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session is also provided. Professional nonteaching courses are offered as follows: A one-year certificate course in household arts is offered to girls 16 years of age or older having at least grammar-school training; a trade dressmaking course and a dressmaking apprentice course open, respectively, to young women of 16 and 15 years of age; two professional courses related to food-administration are offered the lunchroom management course (see below), and the dietetics course, the latter open to women 24 years of age who are high-school graduates and who wish to equip themselves for work in hospitals. Another professional course, in the care of infants, is offered to girls 16 years of age or over, in conjunction with the infant summer hospital.

Lunch-room management course.-A one-year course, five days a week, prepares women to take charge of lunch rooms, cafeterias, or lunch rooms in public schools, department stores, factories, and Christian associations. Applicants must be 24 years of age and have had good household experience. The class is divided into three groups, and the groups rotate between classroom and laboratory work. The cafeteria of the institute affords a practice field, all its cooking and serving being undertaken by young women in the lunchroom course. Each student in turn acts as manager, as well as serving in subordinate positions. The course of study includes work in bookkeeping, house construction, physiology, foods, practical cooking, household management, planning, and cost of menus, and laboratory work.


The Stout Institute, of Menomonie, Wis., which opened the training school for teachers of domestic science and art in 1903, established a homemakers' school in 1907, maintained for the purpose of preparing young women, who do not wish to teach, for the responsibilities of the homemaker.

President Harvey,1 of the institute, in speaking of the course of study, states that it was planned as follows:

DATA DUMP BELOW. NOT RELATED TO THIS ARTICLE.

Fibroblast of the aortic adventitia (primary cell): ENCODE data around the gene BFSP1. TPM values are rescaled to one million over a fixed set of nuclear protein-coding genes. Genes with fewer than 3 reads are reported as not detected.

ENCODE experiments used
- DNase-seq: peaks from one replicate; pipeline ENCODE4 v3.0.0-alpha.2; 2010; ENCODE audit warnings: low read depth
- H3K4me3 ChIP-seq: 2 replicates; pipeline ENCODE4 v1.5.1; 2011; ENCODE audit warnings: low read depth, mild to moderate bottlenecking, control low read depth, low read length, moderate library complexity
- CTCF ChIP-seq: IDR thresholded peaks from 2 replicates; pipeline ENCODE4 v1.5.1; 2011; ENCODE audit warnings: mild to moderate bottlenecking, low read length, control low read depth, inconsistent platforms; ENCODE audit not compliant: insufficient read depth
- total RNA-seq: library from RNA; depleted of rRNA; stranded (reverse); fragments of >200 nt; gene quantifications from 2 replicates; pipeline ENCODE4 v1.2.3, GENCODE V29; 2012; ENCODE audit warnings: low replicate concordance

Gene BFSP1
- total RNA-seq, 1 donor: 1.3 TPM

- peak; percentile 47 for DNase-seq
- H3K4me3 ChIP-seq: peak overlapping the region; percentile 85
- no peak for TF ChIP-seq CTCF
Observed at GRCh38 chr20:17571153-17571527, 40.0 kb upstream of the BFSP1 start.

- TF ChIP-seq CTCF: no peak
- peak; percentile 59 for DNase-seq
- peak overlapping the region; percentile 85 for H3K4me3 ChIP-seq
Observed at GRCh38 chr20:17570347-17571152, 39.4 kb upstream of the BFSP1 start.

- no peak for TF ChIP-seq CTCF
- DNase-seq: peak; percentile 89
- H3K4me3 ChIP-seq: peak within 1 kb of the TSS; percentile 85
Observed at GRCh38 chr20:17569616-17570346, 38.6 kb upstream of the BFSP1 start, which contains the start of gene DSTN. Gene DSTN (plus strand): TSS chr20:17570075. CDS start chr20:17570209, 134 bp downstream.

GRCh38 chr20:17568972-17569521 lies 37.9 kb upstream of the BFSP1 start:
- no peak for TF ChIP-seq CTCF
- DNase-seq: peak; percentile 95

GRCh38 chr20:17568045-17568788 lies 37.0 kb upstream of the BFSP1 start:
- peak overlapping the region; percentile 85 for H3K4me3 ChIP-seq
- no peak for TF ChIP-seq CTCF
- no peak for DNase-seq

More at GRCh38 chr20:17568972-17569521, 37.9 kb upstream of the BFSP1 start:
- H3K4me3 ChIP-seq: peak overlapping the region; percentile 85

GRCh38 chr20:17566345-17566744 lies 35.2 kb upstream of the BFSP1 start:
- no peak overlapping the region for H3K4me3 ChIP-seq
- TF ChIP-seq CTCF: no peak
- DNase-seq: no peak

The most important activities demanded of a woman because of her position as a homemaker were enumerated and classified, so far as their interrelation made such classification possible. An attempt was then made to answer the question, What does a woman need to know and to do for the proper performance of each of these activities? The answer to this question in each field of activity indicated the scope and character of the course of study for that field. This plan makes it possible to concentrate upon the essential things and to eliminate the nonessentials. It is probable that, if time permitted, the course of study in each particular field might be considerably elaborated with an addi

1 "A School for Homemakers," L. D. Harvey. Report of the U. S. Commissioner of Education, 1911, pp. 313-329.

tion of cultural value, although it is believed that there is high cultural value in every detail of the work regarded as necessary. In the main, effort has been concentrated on the essentials. The course in home and social economics is perhaps the only one in which there has been a development of work beyond the essentials into the field of what would be desirable because of its effect in broadening interests and giving a wider outlook on woman's relation to the home and society and a larger appreciation of her opportunities and responsibilities.

The subjects treated in the curriculum are as follows:

The house, with instruction in house sanitation, house decorating and furnishing, house management, business management in the home; food science, with training in food study and preparation, chemistry, biology, physiology, dietics, selection of food materials, care of food materials, preparation of food, and serving; clothing and household fabrics, including house decoration and furnishings; the care of children; home nursing and emergencies; home and social economics, which treats of woman's ethical, social, and industrial relations with the other members of the family and with the members of society outside her home.